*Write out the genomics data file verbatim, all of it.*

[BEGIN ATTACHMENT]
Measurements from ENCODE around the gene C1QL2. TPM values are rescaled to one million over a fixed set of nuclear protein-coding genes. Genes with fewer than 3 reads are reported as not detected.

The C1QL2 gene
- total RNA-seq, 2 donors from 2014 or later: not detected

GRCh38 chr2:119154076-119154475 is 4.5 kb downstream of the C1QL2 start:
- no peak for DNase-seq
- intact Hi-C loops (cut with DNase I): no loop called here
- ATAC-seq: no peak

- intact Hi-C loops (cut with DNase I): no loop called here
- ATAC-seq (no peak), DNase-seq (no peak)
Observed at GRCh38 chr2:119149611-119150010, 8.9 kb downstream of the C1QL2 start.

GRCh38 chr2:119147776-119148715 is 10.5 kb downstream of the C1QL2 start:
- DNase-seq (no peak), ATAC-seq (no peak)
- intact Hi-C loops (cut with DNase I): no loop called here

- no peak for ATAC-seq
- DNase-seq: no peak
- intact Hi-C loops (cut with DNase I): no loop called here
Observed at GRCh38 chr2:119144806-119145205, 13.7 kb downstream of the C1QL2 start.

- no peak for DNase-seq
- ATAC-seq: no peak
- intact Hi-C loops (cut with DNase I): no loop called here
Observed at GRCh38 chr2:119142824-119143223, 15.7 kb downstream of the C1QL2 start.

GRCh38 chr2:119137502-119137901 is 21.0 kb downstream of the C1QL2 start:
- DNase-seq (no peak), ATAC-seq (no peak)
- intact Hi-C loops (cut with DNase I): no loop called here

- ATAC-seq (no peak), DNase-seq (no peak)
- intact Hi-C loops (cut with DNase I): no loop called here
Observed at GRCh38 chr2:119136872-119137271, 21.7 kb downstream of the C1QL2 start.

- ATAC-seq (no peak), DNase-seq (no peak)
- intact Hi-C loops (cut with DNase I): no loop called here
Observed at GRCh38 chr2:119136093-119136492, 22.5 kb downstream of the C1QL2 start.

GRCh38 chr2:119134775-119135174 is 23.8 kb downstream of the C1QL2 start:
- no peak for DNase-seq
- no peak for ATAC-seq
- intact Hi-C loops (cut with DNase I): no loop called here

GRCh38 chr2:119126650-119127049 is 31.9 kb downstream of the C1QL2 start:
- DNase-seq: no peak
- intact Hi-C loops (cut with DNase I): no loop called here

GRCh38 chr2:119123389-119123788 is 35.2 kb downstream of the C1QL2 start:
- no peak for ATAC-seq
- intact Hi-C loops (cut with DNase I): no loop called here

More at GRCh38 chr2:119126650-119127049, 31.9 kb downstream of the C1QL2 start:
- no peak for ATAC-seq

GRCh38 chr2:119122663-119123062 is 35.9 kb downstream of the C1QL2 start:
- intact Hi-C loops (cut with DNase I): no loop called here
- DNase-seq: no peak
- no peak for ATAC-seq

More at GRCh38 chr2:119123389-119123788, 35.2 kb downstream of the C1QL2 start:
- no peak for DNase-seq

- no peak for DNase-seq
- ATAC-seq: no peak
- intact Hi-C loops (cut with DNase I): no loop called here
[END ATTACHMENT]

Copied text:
Measurements from ENCODE around the gene C1QL2. TPM values are rescaled to one million over a fixed set of nuclear protein-coding genes. Genes with fewer than 3 reads are reported as not detected.

The C1QL2 gene
- total RNA-seq, 2 donors from 2014 or later: not detected

GRCh38 chr2:119154076-119154475 is 4.5 kb downstream of the C1QL2 start:
- no peak for DNase-seq
- intact Hi-C loops (cut with DNase I): no loop called here
- ATAC-seq: no peak

- intact Hi-C loops (cut with DNase I): no loop called here
- ATAC-seq (no peak), DNase-seq (no peak)
Observed at GRCh38 chr2:119149611-119150010, 8.9 kb downstream of the C1QL2 start.

GRCh38 chr2:119147776-119148715 is 10.5 kb downstream of the C1QL2 start:
- DNase-seq (no peak), ATAC-seq (no peak)
- intact Hi-C loops (cut with DNase I): no loop called here

- no peak for ATAC-seq
- DNase-seq: no peak
- intact Hi-C loops (cut with DNase I): no loop called here
Observed at GRCh38 chr2:119144806-119145205, 13.7 kb downstream of the C1QL2 start.

- no peak for DNase-seq
- ATAC-seq: no peak
- intact Hi-C loops (cut with DNase I): no loop called here
Observed at GRCh38 chr2:119142824-119143223, 15.7 kb downstream of the C1QL2 start.

GRCh38 chr2:119137502-119137901 is 21.0 kb downstream of the C1QL2 start:
- DNase-seq (no peak), ATAC-seq (no peak)
- intact Hi-C loops (cut with DNase I): no loop called here

- ATAC-seq (no peak), DNase-seq (no peak)
- intact Hi-C loops (cut with DNase I): no loop called here
Observed at GRCh38 chr2:119136872-119137271, 21.7 kb downstream of the C1QL2 start.

- ATAC-seq (no peak), DNase-seq (no peak)
- intact Hi-C loops (cut with DNase I): no loop called here
Observed at GRCh38 chr2:119136093-119136492, 22.5 kb downstream of the C1QL2 start.

GRCh38 chr2:119134775-119135174 is 23.8 kb downstream of the C1QL2 start:
- no peak for DNase-seq
- no peak for ATAC-seq
- intact Hi-C loops (cut with DNase I): no loop called here

GRCh38 chr2:119126650-119127049 is 31.9 kb downstream of the C1QL2 start:
- DNase-seq: no peak
- intact Hi-C loops (cut with DNase I): no loop called here

GRCh38 chr2:119123389-119123788 is 35.2 kb downstream of the C1QL2 start:
- no peak for ATAC-seq
- intact Hi-C loops (cut with DNase I): no loop called here

More at GRCh38 chr2:119126650-119127049, 31.9 kb downstream of the C1QL2 start:
- no peak for ATAC-seq

GRCh38 chr2:119122663-119123062 is 35.9 kb downstream of the C1QL2 start:
- intact Hi-C loops (cut with DNase I): no loop called here
- DNase-seq: no peak
- no peak for ATAC-seq

More at GRCh38 chr2:119123389-119123788, 35.2 kb downstream of the C1QL2 start:
- no peak for DNase-seq

- no peak for DNase-seq
- ATAC-seq: no peak
- intact Hi-C loops (cut with DNase I): no loop called here